Yes, Options Contracts Are Tradeable. Here’s Why That Matters.

You may have heard it before. When you buy an options contract, you obtain the right to buy (for calls) or sell (for puts) shares of stocks before a predetermined period.

You are not required to buy or sell, however. The price that you buy and sell is known as the strike price. The predetermined period is called the expiration date. For this right, options buyers pay options sellers a premium. 

The premium represents the market price of the contracts. Each option contract has an associated premium. These premiums change with every change in the underlying stock price.

The fact that the premiums change implies that the options contracts themselves are tradeable. For experienced traders, this is an obvious feature.

Many beginning options investors, however, are not aware of this. It is not often covered in articles or texts on the subject.

Why tradeable options matters

You may be wondering why it matters that options are tradeable. The main reason is that it provides flexibility.

Suppose you bought a call. You decide that if the price of a stock reaches a certain level, you will exercise the call. 

Exercise means that you will buy shares of the stock as part of the option agreement. The price you pay is the strike price determined at the time you bought the contract.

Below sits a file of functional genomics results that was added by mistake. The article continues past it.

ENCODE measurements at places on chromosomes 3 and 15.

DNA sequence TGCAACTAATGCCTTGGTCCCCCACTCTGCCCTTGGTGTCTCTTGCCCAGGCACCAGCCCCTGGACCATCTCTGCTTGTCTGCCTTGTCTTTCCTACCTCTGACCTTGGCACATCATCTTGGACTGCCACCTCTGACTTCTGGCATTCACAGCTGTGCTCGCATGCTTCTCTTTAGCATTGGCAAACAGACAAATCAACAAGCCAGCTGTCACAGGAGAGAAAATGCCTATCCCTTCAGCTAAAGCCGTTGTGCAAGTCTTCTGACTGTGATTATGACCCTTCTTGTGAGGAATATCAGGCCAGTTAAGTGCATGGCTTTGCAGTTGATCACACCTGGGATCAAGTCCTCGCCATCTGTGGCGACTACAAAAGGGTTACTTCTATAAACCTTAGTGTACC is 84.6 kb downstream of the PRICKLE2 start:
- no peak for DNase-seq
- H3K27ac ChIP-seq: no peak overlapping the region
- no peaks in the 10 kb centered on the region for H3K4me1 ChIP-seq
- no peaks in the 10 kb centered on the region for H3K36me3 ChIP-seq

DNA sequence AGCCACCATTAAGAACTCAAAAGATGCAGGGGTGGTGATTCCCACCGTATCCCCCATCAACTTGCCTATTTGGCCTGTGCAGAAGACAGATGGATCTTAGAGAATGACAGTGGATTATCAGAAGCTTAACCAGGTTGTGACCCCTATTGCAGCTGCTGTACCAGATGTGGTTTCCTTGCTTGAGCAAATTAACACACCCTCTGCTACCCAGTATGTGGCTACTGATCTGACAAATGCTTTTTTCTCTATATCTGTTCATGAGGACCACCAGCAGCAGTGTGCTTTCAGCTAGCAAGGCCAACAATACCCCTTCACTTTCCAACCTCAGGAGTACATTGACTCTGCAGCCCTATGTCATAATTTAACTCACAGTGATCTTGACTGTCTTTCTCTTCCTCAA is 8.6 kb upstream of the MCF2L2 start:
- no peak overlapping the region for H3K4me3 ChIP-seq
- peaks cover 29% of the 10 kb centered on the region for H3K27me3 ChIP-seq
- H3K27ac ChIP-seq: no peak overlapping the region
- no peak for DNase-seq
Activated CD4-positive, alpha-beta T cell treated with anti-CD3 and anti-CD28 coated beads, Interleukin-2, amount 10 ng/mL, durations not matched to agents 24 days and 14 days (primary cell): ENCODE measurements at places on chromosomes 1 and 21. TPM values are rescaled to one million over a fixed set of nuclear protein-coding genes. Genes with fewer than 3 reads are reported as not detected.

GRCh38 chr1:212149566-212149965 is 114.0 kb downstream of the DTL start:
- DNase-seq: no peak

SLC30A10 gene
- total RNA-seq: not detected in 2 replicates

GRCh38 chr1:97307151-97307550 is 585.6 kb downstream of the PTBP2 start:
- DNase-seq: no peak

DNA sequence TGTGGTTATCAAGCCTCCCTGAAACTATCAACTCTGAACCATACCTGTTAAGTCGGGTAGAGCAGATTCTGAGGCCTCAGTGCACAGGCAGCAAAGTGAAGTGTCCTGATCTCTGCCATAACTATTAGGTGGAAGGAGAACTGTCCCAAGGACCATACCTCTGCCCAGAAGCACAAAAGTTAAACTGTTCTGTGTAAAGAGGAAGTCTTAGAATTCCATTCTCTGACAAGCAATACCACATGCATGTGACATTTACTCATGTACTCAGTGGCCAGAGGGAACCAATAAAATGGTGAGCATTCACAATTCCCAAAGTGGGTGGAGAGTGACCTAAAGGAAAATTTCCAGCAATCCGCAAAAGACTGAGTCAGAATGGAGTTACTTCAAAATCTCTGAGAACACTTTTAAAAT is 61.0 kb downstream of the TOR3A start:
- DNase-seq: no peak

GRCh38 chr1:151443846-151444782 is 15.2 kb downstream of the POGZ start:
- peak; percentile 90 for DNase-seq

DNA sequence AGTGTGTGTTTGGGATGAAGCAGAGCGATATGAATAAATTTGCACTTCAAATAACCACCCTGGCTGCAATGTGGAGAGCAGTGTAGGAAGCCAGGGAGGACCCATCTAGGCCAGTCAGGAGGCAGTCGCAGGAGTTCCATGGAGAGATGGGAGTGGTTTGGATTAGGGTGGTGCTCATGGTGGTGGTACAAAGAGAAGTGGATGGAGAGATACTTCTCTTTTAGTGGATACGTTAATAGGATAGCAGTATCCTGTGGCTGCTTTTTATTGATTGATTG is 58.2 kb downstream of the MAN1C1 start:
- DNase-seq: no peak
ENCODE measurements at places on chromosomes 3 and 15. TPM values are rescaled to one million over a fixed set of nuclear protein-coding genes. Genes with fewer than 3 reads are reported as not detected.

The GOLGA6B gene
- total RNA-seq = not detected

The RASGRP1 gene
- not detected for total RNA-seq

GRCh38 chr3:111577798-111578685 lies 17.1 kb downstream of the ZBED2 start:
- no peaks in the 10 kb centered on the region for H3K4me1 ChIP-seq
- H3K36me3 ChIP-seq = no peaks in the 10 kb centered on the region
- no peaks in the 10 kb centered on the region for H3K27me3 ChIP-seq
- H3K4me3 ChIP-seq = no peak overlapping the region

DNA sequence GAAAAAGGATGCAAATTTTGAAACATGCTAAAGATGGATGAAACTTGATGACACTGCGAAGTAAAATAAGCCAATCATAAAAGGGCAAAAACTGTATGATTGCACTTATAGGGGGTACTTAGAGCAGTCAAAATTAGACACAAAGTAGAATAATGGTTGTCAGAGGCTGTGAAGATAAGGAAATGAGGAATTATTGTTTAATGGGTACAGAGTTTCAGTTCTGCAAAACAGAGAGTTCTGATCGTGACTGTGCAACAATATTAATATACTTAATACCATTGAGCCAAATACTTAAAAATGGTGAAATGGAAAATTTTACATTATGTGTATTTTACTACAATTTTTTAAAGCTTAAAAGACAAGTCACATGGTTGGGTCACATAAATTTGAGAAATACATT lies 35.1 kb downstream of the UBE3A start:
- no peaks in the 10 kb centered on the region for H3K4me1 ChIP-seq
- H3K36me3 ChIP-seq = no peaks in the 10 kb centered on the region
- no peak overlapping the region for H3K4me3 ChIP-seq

To realize the profit, you probably want to sell the shares immediately. However, this practice is not permitted due to trade settlement rules. 

When you purchase a stock, you have three trading days to put enough cash in your account to cover the purchase. If you trade on margin, you can use one-half of the cost as margin, but you will need to settle in three days for the other half.

If you were to sell your shares immediately, your broker would penalize you for what is known as free riding. This practice can cause brokers to freeze your account for 90 days for the first offense and may even lead to a ban on your account for future offenses.

If you have enough cash in your account when exercising, you won’t trigger a free riding violation. You could then sell the stock immediately for a profit.

At that point, though, you would need to wait three days to make further trades, unless you have enough cash to cover the new trades.

Most retail investors don’t have enough money to cover the settlement immediately. Therefore, they have three days to fund the trade.

After the three trading days pass and your account is settled, you are free to sell your shares. However, price fluctuations may adversely affect your position. If the price of the underlying stock decreases, your profit potential is less.

The best way to circumvent this problem is to close out your options contract for a profit. If the stock increased enough where exercising would be profitable (assuming brokers allowed freeriding, which they don’t), the option contract you are holding will have gone up in value. It would increase by the intrinsic value or more, depending on the situation.

Suppose you bought a call option with a six-month expiration. The current price of the underlying stock is $25. You purchase an at-the-money call ($25 in this example) for $2.00.

After six months, the price of the stock rose to $40. The intrinsic value of the option is $15. The option price that you are holding must be worth at least $15. You can sell your option without exercising for $15 or more.